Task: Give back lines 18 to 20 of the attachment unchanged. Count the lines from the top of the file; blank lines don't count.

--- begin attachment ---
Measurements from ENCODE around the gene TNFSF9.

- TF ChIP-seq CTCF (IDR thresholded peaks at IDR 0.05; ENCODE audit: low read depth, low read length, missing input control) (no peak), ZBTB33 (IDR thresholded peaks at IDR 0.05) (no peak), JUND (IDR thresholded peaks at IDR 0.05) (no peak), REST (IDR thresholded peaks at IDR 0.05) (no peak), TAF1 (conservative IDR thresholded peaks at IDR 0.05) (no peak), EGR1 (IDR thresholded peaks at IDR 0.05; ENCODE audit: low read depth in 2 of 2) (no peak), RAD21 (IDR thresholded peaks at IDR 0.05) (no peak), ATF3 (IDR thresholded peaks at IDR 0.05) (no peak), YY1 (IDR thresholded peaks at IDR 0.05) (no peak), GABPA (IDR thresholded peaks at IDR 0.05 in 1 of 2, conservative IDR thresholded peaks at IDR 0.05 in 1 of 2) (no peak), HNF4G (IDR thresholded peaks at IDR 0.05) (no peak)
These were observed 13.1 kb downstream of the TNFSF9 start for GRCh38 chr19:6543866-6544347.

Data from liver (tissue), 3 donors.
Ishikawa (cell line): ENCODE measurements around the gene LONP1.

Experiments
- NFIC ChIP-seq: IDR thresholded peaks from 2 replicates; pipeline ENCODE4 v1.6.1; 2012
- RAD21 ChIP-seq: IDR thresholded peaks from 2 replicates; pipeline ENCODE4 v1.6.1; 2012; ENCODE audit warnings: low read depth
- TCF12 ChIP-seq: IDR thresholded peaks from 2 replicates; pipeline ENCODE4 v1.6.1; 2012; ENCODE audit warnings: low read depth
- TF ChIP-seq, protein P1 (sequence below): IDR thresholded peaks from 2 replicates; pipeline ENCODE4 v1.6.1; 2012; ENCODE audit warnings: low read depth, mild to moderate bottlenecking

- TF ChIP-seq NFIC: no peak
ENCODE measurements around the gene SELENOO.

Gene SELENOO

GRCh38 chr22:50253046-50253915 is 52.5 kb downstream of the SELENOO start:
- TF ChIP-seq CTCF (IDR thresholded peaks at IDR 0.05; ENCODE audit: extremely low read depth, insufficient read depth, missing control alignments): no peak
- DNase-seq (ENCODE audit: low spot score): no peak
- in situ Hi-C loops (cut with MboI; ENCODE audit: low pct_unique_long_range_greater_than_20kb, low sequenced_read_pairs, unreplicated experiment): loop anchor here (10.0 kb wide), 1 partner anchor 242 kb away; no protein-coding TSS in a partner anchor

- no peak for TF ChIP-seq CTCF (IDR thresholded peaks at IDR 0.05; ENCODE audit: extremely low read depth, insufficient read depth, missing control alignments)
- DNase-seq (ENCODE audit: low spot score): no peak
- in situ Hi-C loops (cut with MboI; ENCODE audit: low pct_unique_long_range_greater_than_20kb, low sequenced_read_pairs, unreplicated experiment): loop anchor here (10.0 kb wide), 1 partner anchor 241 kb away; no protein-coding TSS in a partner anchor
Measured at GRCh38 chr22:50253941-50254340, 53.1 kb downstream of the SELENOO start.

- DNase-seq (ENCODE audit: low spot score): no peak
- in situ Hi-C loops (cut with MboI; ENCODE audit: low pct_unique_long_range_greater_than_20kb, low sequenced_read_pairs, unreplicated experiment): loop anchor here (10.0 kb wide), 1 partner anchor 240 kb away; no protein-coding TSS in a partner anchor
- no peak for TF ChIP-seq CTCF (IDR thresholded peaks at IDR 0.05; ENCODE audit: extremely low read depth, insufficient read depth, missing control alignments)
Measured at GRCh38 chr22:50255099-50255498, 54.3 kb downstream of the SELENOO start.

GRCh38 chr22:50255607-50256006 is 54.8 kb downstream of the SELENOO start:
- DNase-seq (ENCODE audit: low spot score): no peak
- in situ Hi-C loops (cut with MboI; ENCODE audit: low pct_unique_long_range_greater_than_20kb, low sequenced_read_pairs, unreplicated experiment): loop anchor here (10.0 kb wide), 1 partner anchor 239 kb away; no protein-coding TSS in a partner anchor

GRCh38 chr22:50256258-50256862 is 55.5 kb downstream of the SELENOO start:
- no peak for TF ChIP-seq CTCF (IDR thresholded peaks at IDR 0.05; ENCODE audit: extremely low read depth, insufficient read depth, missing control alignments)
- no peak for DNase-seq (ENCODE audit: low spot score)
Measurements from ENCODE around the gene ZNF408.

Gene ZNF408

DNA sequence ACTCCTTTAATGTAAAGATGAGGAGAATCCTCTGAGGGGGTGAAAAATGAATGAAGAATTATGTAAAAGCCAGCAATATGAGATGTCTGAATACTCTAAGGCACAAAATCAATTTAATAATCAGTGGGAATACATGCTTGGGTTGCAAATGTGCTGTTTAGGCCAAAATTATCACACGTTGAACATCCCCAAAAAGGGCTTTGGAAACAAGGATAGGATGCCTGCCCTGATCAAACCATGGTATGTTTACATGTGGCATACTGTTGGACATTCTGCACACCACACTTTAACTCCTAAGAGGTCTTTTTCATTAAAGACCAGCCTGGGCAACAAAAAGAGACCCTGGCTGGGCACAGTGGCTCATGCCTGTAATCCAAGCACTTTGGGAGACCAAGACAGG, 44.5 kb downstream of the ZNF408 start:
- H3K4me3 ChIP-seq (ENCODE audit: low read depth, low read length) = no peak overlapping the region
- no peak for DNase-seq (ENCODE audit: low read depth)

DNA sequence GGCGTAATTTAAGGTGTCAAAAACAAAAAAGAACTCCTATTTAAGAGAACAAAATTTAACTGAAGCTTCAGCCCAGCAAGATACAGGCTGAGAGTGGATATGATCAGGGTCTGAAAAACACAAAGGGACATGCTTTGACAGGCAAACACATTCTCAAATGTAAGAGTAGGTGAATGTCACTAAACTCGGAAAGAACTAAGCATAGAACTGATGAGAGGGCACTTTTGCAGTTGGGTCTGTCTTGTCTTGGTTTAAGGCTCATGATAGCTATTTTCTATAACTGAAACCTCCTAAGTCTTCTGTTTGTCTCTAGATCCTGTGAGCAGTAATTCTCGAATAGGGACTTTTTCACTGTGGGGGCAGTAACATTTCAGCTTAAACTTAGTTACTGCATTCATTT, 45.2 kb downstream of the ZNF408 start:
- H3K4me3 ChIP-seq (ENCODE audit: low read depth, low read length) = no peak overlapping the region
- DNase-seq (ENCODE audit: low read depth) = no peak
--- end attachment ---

- no peak for TF ChIP-seq CTCF (IDR thresholded peaks at IDR 0.05; ENCODE audit: extremely low read depth, insufficient read depth, missing control alignments)
- DNase-seq (ENCODE audit: low spot score): no peak
- in situ Hi-C loops (cut with MboI; ENCODE audit: low pct_unique_long_range_greater_than_20kb, low sequenced_read_pairs, unreplicated experiment): loop anchor here (10.0 kb wide), 1 partner anchor 241 kb away; no protein-coding TSS in a partner anchor